TWM

Weather Forecasting
A policy statement of the American Meteorological Society as adopted by the Council on 13 January 1991

Weather forecasts and warnings are the most important services provided by the meteorological profession. Forecasts are used by government and industry to protect life and property and to improve the efficiency of operations, and by individuals to plan a wide range of daily activities. This summary of present-day weather forecasting capabilities is intended to provide general guidance to a broad constituency of users. The American Meteorological Society Statements on Flash Floods (Bull. Amer. Meteor. Soc., 66, p. 858), Hurricane Detection, Tracking, and Forecasting (Bull. Amer. Meteor. Soc., 67, p. 1508), and Tornado Forecasting and Warning (Bull. Amer. Meteor. Soc., 72, p. 1270) assess the current state-of-the-art pertaining to some of the most hazardous weather events that require warnings to protect people, commerce, and industry. Topics related to prediction of climate change are addressed in the Statement on Global Climate Change (Bull. Amer. Meteor. Soc., 72, p. 57).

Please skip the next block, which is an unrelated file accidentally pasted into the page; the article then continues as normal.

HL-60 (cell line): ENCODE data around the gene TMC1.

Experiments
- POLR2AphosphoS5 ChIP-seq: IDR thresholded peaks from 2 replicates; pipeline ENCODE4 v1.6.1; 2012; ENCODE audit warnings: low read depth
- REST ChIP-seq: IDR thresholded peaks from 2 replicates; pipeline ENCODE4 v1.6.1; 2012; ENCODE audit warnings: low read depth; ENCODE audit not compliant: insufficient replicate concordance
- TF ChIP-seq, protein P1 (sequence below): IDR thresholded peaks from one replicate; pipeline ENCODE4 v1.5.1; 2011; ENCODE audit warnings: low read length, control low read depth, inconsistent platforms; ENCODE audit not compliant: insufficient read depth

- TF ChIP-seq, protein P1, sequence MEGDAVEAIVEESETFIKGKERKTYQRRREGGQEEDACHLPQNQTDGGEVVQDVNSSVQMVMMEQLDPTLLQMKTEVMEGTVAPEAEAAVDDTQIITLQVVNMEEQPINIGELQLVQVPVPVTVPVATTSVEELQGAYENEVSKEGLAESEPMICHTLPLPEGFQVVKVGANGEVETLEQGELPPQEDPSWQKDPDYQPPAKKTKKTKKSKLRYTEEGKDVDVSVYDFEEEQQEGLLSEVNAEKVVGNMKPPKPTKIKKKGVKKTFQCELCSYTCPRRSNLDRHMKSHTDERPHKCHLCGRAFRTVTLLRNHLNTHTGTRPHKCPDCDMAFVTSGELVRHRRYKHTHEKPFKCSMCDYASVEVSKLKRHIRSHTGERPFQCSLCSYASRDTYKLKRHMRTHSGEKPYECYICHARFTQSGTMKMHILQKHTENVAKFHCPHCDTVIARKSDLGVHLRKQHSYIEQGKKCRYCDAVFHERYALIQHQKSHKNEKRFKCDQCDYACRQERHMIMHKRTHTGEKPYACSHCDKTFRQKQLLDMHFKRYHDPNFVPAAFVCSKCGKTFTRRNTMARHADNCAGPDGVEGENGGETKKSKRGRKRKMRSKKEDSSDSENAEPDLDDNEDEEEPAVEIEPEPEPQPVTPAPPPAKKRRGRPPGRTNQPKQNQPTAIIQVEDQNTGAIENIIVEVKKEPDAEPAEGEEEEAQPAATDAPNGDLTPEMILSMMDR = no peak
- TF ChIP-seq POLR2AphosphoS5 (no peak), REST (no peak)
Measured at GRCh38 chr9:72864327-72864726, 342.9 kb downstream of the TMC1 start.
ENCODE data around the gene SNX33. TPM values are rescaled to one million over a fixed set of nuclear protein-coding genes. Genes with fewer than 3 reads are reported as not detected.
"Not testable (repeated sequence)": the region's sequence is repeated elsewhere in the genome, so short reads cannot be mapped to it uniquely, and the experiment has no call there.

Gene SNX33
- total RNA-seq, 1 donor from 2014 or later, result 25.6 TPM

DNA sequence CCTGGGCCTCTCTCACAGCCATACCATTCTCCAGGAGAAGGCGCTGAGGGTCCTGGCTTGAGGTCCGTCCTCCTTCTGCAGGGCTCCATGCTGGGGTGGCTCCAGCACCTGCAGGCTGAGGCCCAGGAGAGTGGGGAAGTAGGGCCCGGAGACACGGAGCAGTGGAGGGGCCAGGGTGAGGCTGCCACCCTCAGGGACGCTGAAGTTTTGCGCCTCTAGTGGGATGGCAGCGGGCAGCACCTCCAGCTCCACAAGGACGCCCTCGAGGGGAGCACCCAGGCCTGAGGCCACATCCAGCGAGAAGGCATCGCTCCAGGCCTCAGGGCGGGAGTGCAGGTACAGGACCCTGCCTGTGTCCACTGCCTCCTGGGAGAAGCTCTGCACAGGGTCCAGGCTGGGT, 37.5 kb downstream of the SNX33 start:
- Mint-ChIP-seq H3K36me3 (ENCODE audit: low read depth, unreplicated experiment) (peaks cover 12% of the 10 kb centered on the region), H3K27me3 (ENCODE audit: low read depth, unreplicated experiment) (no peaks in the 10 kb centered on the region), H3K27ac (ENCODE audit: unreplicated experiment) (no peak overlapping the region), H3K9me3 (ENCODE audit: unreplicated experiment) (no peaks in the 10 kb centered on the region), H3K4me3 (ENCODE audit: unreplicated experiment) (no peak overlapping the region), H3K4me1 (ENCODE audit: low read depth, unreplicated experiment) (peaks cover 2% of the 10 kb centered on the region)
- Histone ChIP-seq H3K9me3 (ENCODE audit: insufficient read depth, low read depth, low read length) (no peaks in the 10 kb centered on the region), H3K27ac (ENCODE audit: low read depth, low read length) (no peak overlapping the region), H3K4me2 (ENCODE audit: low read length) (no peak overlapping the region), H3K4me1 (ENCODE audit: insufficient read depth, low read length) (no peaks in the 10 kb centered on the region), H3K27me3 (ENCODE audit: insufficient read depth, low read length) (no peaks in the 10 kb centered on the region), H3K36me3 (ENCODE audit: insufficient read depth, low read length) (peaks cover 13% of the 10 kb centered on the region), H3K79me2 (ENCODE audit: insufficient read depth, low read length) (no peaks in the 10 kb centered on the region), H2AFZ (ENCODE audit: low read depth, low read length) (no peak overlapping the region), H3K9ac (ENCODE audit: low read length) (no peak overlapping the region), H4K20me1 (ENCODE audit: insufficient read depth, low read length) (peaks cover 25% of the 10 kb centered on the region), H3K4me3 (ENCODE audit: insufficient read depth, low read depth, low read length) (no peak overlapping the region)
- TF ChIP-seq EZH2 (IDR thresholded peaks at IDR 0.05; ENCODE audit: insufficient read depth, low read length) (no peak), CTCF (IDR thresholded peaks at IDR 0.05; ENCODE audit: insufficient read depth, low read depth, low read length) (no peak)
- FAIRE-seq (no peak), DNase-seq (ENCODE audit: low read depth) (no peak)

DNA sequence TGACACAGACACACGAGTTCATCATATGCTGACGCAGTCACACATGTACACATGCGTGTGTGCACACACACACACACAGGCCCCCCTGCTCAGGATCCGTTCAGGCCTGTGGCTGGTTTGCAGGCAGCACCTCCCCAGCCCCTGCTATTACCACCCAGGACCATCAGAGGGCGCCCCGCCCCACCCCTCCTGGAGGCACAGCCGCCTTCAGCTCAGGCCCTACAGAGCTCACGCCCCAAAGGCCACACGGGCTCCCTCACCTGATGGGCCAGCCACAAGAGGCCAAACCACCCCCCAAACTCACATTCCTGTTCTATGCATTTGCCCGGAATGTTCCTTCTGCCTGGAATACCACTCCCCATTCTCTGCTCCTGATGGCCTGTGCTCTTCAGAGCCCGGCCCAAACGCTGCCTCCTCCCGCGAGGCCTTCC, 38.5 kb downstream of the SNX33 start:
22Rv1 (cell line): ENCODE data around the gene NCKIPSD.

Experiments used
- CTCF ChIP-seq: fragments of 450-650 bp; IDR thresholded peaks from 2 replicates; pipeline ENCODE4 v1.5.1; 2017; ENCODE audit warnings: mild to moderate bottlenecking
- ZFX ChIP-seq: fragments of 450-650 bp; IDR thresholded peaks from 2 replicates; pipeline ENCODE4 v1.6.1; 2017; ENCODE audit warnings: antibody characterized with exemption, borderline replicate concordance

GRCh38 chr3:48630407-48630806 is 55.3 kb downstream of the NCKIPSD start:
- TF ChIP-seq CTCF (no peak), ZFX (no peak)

As practiced by the professionally trained meteorologist, weather forecasting today is a highly developed skill that is grounded in scientific principle and method and that makes use of advanced technological tools. The notable improvement in forecast accuracy that has been achieved since the 1950s is a direct outgrowth of technological developments, basic and applied research, and the application of new knowledge and methods by weather forecasters. High-speed computers, meteorological satellites, and weather radars are tools that have played major roles in improving weather forecasts.
The most impressive gain in forecast accuracy in recent years has been in prediction for the 1 to 5 day range. A number of factors have contributed to the increase in accuracy. Foremost among these has been the further development of numerical prediction models, based on the laws of physics, that are able to forecast the formation and movement of the large high and low pressure systems that govern day-to-day weather changes in middle and high latitudes. These models have undergone steady improvement since their introduction more than a quarter century ago. The improvement has been made possible in large measure by the growth in the capacities of the computers that are required for carrying out the vast number of calculations involved in a numerical forecast.